Library of Congress, National Park Service Announce 2022 Holland Prize Winner
Top Prize Awarded for Drawing of The Grace Methodist Episcopal Church in Lincoln, Virginia
The Library of Congress and the National Park Service announced today that the 2022 Leicester B. Holland Prize will be presented to Lukas Burgher for a drawing of the historic Grace Methodist Episcopal Church in Lincoln, Virginia.
The Holland Prize honors an outstanding historic building, structure or landscape measured drawing prepared to the standards of the Historic American Buildings Survey, Historic American Engineering Record, or the Historic American Landscapes Survey.
The Grace Methodist Episcopal Church was dedicated on July 30, 1885, under the pastorate of the Rev. John Bean, a circuit rider, whose churches included those in Middleburg, Leesburg, Lincoln and Bluemont, Virginia. The congregation was formally organized in 1872 by newly emancipated and freeborn African Americans.
The church served Lincoln’s African American community for many decades but has stood vacant since 1951. Today it is owned by the Friends of Grace Multicultural Center who have ancestral ties to the congregation and are committed to the cultural and historical preservation of the Grace Heritage Site.
Burgher will receive a $1,500 cash prize and a certificate of recognition and plans donate his prize to the Friends of Grace Multicultural Center to assist in restoration efforts.
The Honorable Mention is awarded to Nate Cole and Devin Tabor, students at the University of Arkansas Fay Jones School of Architecture and Design for their submission of the Richard D. and Alma Brothers House in Fayetteville, Arkansas.
The Richard D. and Alma Brothers House, completed in 1957, is among the earliest built works of Fay Jones. Jones is distinguished as an Ozark modernist and internationally renowned architect, and former apprentice to Frank Lloyd Wright.
Cole and Tabor will receive a $500 cash prize and a certificate of recognition for this Honorable Mention award.
The Leicester B. Holland Prize recognizes the best single-sheet, measured drawing of a historic building, site or structure prepared to the standards of the Historic American Buildings Survey, the Historic American Engineering Record or the Historic American Landscapes Survey. It is an annual competition administered by the Heritage Documentation Programs of the National Park Service. The competition’s jury recommends winners to the Center for Architecture, Design and Engineering in the Library of Congress Prints and Photographs Division, which supports the prize through the Paul Rudolph Trust. For information on how to participate in the Holland Prize competition, visit the National Park Service contest website.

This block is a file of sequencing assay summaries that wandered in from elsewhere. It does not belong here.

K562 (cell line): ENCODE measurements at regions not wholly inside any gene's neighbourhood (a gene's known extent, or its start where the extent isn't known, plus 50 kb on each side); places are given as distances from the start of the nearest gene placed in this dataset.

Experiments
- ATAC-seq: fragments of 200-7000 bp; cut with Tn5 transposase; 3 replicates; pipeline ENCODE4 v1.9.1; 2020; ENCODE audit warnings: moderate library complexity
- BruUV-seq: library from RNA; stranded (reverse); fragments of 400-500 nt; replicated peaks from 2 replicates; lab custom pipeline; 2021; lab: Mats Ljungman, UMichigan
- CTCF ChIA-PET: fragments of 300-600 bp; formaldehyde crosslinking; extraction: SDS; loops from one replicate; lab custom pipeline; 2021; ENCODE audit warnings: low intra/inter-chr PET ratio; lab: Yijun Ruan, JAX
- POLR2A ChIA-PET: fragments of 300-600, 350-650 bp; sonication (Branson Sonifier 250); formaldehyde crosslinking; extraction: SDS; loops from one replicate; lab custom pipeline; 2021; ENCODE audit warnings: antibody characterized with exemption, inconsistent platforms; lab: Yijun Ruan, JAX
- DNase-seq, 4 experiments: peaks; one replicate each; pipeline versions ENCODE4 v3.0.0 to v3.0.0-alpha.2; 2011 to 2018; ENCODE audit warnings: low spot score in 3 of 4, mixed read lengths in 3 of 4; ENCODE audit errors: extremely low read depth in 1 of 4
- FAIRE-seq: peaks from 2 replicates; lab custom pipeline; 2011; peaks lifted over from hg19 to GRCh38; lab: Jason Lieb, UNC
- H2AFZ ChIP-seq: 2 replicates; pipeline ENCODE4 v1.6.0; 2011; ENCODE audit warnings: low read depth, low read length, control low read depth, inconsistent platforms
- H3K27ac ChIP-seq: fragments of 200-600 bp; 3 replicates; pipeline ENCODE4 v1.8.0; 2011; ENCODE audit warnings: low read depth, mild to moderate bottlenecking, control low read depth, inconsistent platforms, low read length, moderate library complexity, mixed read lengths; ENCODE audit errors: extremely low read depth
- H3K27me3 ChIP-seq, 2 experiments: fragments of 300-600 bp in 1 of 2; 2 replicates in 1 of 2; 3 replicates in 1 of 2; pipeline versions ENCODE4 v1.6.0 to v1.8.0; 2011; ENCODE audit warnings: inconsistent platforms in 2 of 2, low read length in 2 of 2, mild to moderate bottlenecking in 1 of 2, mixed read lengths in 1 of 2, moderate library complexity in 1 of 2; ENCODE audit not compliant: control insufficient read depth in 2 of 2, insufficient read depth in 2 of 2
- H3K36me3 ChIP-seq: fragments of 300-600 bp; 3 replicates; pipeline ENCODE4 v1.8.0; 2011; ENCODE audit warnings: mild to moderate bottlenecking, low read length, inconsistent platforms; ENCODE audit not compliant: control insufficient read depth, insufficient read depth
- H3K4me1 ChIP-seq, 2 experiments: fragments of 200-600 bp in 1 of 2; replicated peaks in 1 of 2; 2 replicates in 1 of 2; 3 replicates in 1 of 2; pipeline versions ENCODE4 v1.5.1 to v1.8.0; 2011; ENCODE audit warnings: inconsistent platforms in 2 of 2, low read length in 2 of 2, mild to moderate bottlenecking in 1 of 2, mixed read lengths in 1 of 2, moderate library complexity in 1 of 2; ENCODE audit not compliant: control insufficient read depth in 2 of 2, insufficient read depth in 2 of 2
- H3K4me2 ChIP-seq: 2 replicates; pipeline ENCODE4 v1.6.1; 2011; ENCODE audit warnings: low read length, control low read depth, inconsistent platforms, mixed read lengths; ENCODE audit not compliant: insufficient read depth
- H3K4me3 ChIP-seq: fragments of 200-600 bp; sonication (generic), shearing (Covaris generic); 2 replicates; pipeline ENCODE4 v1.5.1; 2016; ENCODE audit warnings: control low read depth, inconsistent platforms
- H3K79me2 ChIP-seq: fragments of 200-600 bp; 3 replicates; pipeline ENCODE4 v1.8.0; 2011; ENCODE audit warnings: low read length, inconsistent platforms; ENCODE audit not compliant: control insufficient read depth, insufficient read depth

The Holland Prize is intended to increase awareness, knowledge and appreciation of historic sites, structures and landscapes throughout the United States, and to encourage the submission of drawings by professionals and students. All drawings accepted for the competition will be added to the permanent collection in the Library of Congress. Images of Holland Prize drawings held in the Library’s collection can be viewed here.
The prize honors Leicester B. Holland (1882-1952). Holland was a fellow of the American Institute of Architects; chairman of the institute’s Committee on Historic Buildings; director of the Library of Congress Fine Arts Division; first curator of the Historic American Buildings Survey collection; co-founder of the Historic American Buildings Survey program; and the first chair of the Historic American Buildings Survey advisory board.
The Center for Architecture, Design and Engineering is a program in the Prints and Photographs Division at the Library of Congress. It was established by a bequest from the distinguished American architect Paul Rudolph, who was a proponent of the art of architectural drawing. The program sponsors activities and publications to engage the public with the Library’s rich collections. For more information, visit loc.gov/rr/print/adecenter/adecent.html.
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Media Contact: Elaina Finkelstein, Library of Congress, [email protected]
Public Contact: Robert Arzola, National Park Service, (202) 354-2170